Got a case of the Mondays... every Monday? Whether you're stuck in a dead-end job or can't seem to move the needle on your new venture, it can be tough to start off your week feeling chipper and empowered when things simply aren't going your way.

Everyone has been there at some point. That's why many top entrepreneurs adopt morning routines that set themselves up for success. Yet some of their routines can take hours. If you've only got a few minutes to spare each morning -- or even less -- than here are a few powerful mantras that can have a huge impact on making the rest of your day meaningful and productive.

1. Today I am thankful for...

Oprah has a gratitude journal. For years, she's written down five things she's grateful for. She claims it's the single most important thing she's ever done. Oprah stresses physically writing these five things down because it consciously forces you to observe what you have to be thankful for.

"If you concentrate on what you have, you'll end up having more -- even if it's just $2," she says in Oprah's LifeClass. And the things can be very simple. One of Oprah's examples? Eating cold melon on a bench in the sun. That's an actual entry from her own gratitude journal on October 12, 1996.

2. I have what it it takes to get through today.

If you're living as good of a life as Oprah, then finding things to be grateful for sounds easy. But what if you received terrible news yesterday or simply woke up on the wrong side of the bed? If negativity creeps in the second you open your eyes, immediately start building yourself up. Remind yourself you've made it here. And you've got what it takes to keep going.

"Thinking things like 'I can't do this,' or 'This isn't fair,' will cause you to feel defeated," says Amy Morin, author of 13 Things Mentally Strong People Don't Do. "If you've made it this far in life, you clearly have some skills, tools, and resources already in place." Morin recommends several more build-yourself-up mantras. Remind yourself that the best you can do is the best you can do. And to put things in perspective, ask yourself if whatever's troubling you will matter five years from now.

3. Today I will accomplish...

Ever surprised to discover it's suddenly 5 p.m. and you haven't gotten a lick of work done?

Instead of reacting to the barrage of emails or fighting fires throughout your day, there's a better way to get a handle on your day. It starts before those emails even start rolling in.

Take a proactive approach first thing in the morning by making a short to-do list of what you absolutely must accomplish today. Keeping it short is key. Cramming too many tasks on your to-do list is setting yourself up to fail. A concise list also forces you to cut out what's not important. It creates division between what's important and what's urgent. And it gives you clear direction on which tasks you will expend energy on today.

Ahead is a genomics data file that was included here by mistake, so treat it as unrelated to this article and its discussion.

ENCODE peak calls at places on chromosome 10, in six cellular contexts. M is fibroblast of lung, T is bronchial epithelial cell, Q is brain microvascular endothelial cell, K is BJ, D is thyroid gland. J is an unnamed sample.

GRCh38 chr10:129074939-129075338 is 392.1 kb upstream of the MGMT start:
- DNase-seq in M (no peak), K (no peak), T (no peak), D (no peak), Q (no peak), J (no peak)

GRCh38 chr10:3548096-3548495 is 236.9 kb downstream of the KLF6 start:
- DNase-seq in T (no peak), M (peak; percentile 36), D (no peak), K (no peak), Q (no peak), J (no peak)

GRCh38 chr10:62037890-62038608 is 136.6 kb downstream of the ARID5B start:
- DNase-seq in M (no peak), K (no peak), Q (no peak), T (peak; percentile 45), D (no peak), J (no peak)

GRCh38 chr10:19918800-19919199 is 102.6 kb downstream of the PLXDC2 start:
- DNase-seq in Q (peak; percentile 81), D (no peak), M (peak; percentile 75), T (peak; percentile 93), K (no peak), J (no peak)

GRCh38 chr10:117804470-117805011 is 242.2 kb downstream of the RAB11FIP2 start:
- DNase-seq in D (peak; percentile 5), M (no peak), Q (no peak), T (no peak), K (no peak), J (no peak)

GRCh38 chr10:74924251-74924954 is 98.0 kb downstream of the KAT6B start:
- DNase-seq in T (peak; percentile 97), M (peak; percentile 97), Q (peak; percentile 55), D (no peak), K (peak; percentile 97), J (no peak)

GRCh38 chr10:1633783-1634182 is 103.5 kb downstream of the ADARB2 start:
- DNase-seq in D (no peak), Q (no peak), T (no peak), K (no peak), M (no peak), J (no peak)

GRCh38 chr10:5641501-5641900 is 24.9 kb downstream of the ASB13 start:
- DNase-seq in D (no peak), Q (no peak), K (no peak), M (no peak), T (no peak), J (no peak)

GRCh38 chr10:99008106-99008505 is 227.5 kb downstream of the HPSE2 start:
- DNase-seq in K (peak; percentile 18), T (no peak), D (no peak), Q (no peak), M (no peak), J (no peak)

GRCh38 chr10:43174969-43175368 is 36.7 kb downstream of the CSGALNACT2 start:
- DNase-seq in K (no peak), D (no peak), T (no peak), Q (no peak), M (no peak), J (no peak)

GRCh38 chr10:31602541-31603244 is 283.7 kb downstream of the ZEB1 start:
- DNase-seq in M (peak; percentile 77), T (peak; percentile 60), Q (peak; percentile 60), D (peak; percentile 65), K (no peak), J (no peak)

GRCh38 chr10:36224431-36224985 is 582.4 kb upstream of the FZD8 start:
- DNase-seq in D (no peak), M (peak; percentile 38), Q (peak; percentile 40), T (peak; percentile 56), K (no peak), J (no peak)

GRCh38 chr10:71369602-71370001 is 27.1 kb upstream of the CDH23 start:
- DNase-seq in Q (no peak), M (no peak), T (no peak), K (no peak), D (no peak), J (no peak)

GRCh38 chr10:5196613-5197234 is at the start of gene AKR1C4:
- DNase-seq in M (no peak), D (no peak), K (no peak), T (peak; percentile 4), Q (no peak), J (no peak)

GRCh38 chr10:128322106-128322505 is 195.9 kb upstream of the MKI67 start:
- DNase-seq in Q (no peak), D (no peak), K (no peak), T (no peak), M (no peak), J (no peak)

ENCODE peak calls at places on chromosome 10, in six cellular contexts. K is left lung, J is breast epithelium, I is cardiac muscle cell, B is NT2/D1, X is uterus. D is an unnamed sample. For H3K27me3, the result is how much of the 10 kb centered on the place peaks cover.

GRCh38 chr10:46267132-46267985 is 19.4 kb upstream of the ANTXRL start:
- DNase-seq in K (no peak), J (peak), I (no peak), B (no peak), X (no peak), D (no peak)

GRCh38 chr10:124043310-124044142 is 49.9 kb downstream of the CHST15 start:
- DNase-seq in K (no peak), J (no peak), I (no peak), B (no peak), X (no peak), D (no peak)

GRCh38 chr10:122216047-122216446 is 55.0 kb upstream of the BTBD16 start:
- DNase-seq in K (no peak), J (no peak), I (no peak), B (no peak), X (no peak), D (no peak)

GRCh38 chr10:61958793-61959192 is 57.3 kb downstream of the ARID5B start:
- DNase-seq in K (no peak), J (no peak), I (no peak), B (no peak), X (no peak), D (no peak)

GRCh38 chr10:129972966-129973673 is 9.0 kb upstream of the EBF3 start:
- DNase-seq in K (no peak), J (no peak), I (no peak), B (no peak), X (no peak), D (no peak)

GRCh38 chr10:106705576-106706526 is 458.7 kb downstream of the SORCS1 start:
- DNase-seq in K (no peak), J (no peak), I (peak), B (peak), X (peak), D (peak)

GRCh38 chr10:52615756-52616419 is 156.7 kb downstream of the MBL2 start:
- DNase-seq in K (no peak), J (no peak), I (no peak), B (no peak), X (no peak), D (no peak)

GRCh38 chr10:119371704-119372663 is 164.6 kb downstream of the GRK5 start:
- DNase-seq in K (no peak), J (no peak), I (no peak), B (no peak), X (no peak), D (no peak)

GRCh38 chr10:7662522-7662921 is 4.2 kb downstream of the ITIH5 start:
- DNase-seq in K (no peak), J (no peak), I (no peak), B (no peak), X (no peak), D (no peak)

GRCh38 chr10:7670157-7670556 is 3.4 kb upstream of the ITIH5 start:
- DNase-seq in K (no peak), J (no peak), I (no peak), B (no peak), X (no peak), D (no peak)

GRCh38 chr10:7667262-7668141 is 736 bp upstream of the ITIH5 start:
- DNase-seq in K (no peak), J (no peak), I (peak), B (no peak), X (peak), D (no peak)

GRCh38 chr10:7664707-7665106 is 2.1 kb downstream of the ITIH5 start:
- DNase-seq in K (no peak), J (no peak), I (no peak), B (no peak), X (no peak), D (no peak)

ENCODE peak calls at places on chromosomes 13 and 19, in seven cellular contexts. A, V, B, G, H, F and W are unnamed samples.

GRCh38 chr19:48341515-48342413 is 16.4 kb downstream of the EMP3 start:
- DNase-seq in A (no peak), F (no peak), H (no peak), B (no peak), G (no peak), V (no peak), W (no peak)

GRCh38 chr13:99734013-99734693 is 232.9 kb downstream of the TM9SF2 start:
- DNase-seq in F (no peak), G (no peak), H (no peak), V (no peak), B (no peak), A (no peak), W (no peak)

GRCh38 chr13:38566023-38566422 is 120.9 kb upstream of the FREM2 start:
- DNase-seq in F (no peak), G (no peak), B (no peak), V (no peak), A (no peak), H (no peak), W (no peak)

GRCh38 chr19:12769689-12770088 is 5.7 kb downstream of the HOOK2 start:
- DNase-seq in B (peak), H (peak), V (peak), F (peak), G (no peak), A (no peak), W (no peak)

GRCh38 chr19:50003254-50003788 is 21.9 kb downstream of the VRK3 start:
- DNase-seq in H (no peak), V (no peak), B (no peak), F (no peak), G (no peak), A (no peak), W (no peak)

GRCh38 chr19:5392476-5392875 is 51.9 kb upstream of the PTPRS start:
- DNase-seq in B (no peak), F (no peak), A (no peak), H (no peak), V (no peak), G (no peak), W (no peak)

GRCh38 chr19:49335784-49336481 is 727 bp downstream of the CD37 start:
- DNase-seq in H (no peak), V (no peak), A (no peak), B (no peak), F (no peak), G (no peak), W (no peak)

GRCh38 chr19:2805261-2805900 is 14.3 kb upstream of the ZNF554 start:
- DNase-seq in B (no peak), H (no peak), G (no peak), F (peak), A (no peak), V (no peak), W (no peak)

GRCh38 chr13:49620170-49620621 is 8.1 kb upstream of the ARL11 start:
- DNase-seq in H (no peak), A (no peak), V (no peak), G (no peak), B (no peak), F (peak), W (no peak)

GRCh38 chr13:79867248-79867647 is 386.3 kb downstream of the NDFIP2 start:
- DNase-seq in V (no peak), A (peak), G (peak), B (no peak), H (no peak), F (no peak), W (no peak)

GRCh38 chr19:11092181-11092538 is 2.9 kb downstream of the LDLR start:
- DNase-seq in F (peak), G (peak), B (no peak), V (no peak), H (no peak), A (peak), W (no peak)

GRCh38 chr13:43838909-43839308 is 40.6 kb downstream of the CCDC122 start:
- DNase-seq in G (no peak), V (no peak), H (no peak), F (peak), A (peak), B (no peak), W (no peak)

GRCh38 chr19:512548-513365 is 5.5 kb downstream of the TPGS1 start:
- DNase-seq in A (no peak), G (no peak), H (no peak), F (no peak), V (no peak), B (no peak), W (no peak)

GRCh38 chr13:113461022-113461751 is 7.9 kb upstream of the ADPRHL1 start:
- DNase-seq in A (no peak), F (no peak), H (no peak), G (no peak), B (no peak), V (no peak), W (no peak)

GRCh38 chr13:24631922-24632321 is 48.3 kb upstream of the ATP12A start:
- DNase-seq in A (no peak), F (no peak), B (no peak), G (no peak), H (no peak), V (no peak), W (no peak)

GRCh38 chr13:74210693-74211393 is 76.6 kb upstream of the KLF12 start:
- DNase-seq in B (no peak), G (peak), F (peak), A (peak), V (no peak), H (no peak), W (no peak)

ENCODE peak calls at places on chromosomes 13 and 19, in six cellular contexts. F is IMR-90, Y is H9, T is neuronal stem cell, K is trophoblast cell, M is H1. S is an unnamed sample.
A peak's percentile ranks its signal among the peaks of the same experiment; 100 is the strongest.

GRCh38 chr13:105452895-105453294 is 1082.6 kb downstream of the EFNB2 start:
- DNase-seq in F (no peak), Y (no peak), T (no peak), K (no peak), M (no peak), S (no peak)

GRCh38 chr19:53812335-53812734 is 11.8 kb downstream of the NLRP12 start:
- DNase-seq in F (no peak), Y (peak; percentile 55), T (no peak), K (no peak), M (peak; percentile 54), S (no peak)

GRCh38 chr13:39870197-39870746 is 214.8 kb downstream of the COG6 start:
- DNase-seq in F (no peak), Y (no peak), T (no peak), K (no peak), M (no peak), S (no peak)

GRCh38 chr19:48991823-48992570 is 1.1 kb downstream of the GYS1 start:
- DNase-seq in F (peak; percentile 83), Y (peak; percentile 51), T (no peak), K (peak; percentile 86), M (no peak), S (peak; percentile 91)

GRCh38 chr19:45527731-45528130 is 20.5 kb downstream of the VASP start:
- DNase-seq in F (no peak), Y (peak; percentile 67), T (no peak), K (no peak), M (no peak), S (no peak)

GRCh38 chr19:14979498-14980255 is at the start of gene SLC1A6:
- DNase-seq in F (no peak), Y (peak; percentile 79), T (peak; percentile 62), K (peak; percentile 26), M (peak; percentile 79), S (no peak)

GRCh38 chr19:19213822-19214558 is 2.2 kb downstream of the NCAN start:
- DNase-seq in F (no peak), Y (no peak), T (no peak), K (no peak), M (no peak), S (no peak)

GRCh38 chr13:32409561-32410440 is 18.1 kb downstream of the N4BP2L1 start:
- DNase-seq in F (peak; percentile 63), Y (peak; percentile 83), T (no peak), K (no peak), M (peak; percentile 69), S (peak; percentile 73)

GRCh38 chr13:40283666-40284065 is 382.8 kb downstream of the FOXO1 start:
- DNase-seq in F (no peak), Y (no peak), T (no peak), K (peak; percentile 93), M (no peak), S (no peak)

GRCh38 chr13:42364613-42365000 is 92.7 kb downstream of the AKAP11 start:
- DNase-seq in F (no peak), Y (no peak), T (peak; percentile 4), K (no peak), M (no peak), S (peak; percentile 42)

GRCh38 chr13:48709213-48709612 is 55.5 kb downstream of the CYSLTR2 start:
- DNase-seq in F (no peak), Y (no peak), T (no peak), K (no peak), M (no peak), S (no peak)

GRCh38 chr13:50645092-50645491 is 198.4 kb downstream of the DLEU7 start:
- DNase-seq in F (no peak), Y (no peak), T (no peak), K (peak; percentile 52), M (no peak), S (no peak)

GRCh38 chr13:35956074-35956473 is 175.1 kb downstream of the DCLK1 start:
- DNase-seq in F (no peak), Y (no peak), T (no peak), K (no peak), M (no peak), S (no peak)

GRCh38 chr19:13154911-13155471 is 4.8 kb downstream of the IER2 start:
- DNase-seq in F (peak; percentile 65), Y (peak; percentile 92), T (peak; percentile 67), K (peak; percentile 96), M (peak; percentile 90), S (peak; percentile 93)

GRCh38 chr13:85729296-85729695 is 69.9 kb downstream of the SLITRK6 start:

If it's impossible to narrow down your to-do list to just a few items, then break it out into mini lists. For example, Shark Tank investor Barbara Corcoran prioritizes things that will make her money and move business forward, FastCompany reports.

While there are plenty of apps or online tools that can help, she prefers the old-fashioned way. "And while I've tried different online to-do lists, I cannot work off of a to-do list that isn't written or typed," Corcoran told FastCompany. "The delete button will never give you the kicks that crossing off tasks will give you."

4. What's my big, ambitious goal for the day?

Your to-do list may contain the tasks you need to plow through today. But don't forget about the big picture. Both Steve Jobs and Benjamin Franklin famously challenged themselves each morning to seize the day with a big-picture question.

In his famous 2005 Stanford commencement speech, Steve Jobs said he looked at himself in the mirror each morning and asked, "If today were the last day of my life, would I want to do what I am about to do today?"

Benjamin Franklin's daily routine started at 5 a.m. Throughout his 3-hour morning routine of rising, washing and contriving the day's business, he reflected on The Question: "What good shall I do today?"

5. My intention for today is...

Yoga instructors often ask you to set an intention at the top of the class. The goal is to pick a word that will help you focus your attention. If your mind wanders, you're supposed to come back to that word. For example, if you've been feeling frustrated with your inflexibility to get into a particular pose, your intention might be "patience." If you're stepping onto your mat after a stressful and busy day and are having trouble slowing down your mind, your word might be "calm."

It's the same approach for setting an intention at the start of your day. Think through what's planned for today. Is there a word or intention that you want to channel throughout your your jam-packed day of meetings? As you go about your day, try to keep this word in mind.